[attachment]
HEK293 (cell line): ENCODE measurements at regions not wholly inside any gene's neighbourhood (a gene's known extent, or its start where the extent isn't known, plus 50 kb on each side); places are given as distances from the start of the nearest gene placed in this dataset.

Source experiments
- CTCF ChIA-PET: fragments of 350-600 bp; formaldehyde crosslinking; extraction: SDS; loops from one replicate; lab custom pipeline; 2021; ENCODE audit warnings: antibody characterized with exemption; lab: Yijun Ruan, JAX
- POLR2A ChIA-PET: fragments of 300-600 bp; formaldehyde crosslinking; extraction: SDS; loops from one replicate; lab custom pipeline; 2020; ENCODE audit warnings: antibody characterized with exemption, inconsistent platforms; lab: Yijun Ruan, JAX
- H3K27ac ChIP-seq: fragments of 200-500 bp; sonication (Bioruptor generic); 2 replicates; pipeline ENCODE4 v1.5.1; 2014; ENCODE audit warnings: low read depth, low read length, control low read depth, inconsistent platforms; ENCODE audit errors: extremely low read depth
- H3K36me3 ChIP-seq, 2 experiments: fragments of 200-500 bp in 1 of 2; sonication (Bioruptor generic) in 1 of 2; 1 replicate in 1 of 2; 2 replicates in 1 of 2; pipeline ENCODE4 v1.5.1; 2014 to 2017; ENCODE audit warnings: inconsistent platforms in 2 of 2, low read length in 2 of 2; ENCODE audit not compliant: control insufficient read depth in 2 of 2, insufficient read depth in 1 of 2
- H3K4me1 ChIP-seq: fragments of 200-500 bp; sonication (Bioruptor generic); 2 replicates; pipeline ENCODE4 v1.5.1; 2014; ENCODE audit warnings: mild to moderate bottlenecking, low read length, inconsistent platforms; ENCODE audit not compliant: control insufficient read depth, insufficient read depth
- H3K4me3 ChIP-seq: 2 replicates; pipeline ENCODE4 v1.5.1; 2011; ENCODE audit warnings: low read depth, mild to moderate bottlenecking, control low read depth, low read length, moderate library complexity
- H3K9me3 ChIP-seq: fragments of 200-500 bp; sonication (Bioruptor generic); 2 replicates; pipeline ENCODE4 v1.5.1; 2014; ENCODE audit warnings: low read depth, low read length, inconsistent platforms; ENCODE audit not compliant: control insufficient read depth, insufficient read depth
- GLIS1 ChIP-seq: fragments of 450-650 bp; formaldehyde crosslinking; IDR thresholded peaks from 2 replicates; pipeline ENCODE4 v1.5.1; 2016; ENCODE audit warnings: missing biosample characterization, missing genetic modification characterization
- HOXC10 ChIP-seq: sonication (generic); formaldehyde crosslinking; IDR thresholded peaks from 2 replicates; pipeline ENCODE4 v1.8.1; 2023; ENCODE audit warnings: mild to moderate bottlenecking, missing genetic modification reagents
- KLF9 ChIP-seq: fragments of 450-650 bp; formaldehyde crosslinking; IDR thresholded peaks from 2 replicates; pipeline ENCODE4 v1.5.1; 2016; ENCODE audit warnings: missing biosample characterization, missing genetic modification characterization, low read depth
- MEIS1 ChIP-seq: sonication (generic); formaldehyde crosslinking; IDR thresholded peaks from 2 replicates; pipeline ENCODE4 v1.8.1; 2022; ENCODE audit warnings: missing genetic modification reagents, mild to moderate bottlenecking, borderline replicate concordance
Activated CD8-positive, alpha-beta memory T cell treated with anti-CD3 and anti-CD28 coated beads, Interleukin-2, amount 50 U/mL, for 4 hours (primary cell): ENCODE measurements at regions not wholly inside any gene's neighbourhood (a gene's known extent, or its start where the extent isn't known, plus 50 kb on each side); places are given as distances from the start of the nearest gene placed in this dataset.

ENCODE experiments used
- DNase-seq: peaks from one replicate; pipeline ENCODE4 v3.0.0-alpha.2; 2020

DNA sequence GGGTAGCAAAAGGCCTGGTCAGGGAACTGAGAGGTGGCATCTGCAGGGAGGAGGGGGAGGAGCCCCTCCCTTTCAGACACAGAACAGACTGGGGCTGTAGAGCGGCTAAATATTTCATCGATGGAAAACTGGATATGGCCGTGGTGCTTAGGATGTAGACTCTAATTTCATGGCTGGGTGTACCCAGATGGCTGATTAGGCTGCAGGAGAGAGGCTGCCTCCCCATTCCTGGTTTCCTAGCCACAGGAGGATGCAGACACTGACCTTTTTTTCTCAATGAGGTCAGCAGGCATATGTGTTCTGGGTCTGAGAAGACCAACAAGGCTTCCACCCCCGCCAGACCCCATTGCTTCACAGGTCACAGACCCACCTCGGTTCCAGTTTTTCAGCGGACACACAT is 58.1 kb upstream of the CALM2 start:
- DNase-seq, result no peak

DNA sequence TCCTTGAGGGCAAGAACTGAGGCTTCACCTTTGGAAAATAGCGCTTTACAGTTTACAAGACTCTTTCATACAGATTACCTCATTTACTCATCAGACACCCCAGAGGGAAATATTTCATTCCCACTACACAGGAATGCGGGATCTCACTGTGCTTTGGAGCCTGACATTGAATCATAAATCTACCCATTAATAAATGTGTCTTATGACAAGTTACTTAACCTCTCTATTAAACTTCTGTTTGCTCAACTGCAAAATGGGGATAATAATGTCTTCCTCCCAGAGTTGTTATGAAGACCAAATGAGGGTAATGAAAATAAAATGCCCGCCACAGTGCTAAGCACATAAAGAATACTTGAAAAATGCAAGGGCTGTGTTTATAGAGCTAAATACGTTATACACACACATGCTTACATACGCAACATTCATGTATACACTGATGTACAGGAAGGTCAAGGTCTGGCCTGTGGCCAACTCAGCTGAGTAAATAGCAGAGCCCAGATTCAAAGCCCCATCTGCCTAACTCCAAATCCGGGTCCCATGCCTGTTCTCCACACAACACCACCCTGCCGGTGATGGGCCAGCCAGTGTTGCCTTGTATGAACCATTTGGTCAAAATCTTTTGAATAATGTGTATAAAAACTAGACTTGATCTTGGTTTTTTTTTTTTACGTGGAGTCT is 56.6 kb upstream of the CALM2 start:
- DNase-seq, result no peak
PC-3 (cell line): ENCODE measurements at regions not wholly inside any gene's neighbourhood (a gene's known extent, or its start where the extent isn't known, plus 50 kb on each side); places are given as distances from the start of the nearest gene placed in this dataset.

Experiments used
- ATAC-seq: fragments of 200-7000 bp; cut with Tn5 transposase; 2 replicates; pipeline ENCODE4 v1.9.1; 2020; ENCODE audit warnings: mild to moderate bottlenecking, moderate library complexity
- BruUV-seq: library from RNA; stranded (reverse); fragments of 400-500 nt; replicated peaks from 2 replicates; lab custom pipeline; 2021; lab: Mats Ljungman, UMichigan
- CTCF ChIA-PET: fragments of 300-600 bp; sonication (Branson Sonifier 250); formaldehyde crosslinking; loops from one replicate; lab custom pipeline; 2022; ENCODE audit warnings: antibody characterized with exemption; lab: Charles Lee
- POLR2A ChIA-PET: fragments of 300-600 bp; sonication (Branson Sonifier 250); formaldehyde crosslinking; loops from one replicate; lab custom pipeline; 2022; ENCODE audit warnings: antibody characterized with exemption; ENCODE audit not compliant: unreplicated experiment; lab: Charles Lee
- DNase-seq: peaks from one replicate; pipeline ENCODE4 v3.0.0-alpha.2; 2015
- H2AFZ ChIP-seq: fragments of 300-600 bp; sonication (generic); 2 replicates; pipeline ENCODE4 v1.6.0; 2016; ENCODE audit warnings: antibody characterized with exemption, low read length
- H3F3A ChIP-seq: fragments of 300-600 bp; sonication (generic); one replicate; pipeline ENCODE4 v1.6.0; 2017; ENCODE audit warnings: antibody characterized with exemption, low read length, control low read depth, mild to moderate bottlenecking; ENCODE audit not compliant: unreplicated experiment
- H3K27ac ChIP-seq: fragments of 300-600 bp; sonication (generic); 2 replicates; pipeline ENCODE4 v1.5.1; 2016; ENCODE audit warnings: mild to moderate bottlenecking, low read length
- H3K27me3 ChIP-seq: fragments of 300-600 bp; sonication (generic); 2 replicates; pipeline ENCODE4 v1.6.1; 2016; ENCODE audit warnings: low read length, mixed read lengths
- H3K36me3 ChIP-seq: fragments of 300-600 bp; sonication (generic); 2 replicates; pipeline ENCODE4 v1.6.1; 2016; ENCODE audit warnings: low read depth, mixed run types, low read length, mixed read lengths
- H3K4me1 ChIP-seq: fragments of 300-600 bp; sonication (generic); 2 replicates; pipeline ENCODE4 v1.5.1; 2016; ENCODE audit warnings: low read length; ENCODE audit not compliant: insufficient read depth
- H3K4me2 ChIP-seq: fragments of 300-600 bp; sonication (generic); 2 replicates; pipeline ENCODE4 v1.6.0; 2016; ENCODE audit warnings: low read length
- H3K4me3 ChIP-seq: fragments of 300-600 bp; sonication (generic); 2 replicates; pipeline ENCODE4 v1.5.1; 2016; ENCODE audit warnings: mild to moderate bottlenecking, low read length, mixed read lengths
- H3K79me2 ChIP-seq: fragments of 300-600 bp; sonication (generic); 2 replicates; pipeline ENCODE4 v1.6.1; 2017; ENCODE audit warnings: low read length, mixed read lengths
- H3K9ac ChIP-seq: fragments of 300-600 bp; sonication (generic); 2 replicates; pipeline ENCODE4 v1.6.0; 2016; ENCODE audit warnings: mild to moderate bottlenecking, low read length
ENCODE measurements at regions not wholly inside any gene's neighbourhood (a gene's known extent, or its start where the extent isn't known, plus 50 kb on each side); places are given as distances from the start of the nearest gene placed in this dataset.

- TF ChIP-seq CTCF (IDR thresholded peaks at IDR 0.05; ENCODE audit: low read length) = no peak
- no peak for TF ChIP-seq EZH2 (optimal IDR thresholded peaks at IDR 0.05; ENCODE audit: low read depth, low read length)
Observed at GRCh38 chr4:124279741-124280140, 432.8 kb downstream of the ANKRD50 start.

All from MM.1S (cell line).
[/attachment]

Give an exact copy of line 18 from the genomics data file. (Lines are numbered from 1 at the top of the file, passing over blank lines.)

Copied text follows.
- DNase-seq, result no peak